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CATHOLICS/ In China, "It's a War"

Rocco Palmo comments on the growing coolness between the official Catholic Church of China and the Vatican and on the new bishop appointments done without Vatican approval.

Archbishop Savio Hon   (photo ANSA) Archbishop Savio Hon (photo ANSA)

For all the local difficulties that could easily keep the Vatican brass up at night, by far, one situation likely trumps all the rest these days. That distinction belongs to the state of the beleaguered church in China, where recent months have witnessed a spike of tensions that have served to further roil an already tenuous balance between the state-sanctioned "official" church and the "underground" faithful who clandestinely maintain communion with Rome.

Even if secularism and challenges to religious expression in society rate as key concerns on the ecclesial radar in Europe and the Americas, the Chinese drama that's flared in fits and starts over recent years rises to a threat level practically all its own. Because, in a nutshell, while many Westerners have come to be alarmed over external hurdles perceived to limit the presence of faith and the rights of believers in the public square, in the world's largest country, the church is unable to merely exist according to its own determination, its internal governance carried out under the close supervision of the state -- and, often, contingent upon the latter's approval.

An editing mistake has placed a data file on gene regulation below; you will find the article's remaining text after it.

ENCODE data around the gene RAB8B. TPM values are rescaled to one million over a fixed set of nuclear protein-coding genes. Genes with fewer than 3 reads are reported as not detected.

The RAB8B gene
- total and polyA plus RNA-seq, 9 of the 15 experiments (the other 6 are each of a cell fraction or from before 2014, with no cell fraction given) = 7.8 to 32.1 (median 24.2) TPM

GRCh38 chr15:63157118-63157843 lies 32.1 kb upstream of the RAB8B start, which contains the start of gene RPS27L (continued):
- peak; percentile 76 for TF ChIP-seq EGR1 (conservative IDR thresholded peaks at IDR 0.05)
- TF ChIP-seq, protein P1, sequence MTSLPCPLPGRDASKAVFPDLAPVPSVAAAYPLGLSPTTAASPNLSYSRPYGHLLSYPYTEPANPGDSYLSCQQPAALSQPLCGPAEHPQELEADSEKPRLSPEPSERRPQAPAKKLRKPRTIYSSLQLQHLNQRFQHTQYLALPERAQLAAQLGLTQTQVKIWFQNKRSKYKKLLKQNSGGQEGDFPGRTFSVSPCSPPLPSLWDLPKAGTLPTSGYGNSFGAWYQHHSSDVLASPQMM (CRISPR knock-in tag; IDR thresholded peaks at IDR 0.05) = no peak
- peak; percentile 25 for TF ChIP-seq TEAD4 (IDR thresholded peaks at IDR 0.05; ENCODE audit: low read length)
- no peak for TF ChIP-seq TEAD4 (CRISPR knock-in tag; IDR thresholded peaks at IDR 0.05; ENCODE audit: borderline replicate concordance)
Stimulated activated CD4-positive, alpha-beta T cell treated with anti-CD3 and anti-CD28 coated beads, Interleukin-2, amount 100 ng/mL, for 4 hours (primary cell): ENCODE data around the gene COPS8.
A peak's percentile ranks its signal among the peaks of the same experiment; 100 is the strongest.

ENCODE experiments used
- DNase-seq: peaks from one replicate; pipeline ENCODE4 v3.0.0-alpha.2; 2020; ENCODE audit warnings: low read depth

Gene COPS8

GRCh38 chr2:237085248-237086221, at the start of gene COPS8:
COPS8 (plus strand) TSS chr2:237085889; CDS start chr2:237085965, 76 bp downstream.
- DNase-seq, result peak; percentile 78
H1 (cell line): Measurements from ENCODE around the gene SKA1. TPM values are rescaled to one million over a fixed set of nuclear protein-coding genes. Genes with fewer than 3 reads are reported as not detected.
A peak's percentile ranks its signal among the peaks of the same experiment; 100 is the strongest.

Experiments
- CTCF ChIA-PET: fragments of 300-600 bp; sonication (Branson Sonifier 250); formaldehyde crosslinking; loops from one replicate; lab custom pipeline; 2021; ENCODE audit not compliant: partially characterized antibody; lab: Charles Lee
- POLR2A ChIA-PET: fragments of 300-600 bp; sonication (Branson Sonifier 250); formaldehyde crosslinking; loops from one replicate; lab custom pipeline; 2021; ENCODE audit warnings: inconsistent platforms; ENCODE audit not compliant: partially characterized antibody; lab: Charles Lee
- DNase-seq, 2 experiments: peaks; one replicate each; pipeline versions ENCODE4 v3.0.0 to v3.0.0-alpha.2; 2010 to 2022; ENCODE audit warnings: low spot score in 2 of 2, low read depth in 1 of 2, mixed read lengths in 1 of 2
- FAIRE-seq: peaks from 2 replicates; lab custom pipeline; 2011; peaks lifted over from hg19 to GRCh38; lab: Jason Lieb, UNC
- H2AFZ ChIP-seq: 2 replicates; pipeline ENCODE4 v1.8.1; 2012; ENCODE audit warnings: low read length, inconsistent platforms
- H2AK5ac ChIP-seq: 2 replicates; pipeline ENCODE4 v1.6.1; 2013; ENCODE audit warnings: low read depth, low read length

Of the estimated 12 million Chinese Catholics, two-thirds are said to be affiliated with the clandestine church. Still, after a period of quiet interaction and public strides toward rapproachment in the wake of the Pope's 2007 Letter to the Chinese church, the temporary thaw between Beijing and Rome blew over last Fall as the government-sponsored Patriotic Catholic Association -- the Mainland's sole legal, public form of Catholicism -- signaled a return to its pre-detente practice of ordaining bishops on its own authority, lacking papal mandate (nor, for that matter, the discreet consultation that briefly had the Holy See signing off on the candidates presented by the state church).

Over the months since December's national PA meeting in Beijing which set the stage for the new appointments -- a gathering for which several clergy with Roman sympathies were reportedly rounded up by the civil authorities and forced to attend -- matters have only worsened. Following a first illicit ordination in November, a second rite was provocatively scheduled on last months' feast of Saints Peter and Paul, and today brought another of what could be as many as ten Patriotic-church elevations over the course of the coming months. Notably, at least some of the clerics ordained by the PA were elected by the clergy and lay representatives of the dioceses in question. In at least two reported instances, though, the prelate chosen was the lone candidate on the ballot.